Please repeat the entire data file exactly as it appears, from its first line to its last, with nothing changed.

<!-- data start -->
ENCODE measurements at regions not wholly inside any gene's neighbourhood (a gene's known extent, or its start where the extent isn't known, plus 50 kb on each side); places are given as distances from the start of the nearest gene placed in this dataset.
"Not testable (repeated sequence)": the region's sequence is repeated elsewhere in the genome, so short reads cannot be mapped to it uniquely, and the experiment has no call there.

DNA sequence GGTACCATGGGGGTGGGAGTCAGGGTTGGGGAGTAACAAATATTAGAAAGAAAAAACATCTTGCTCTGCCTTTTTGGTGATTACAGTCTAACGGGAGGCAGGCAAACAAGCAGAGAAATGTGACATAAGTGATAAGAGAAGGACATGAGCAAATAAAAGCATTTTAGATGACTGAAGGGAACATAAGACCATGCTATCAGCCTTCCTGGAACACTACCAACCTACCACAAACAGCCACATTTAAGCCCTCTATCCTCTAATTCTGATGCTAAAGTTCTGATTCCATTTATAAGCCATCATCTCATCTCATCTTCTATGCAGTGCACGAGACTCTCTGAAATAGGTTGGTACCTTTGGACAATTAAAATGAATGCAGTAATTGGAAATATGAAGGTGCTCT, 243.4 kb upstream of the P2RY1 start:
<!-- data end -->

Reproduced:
ENCODE measurements at regions not wholly inside any gene's neighbourhood (a gene's known extent, or its start where the extent isn't known, plus 50 kb on each side); places are given as distances from the start of the nearest gene placed in this dataset.
"Not testable (repeated sequence)": the region's sequence is repeated elsewhere in the genome, so short reads cannot be mapped to it uniquely, and the experiment has no call there.

DNA sequence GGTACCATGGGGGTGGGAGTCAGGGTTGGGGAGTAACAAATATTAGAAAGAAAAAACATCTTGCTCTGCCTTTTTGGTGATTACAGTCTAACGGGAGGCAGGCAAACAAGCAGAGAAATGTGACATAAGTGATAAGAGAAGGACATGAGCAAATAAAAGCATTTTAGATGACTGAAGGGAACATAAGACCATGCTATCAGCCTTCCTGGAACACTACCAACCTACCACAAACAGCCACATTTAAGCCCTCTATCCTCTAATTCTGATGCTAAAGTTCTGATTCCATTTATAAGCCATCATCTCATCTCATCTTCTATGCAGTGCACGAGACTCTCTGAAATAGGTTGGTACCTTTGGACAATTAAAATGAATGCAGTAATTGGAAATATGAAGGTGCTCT, 243.4 kb upstream of the P2RY1 start: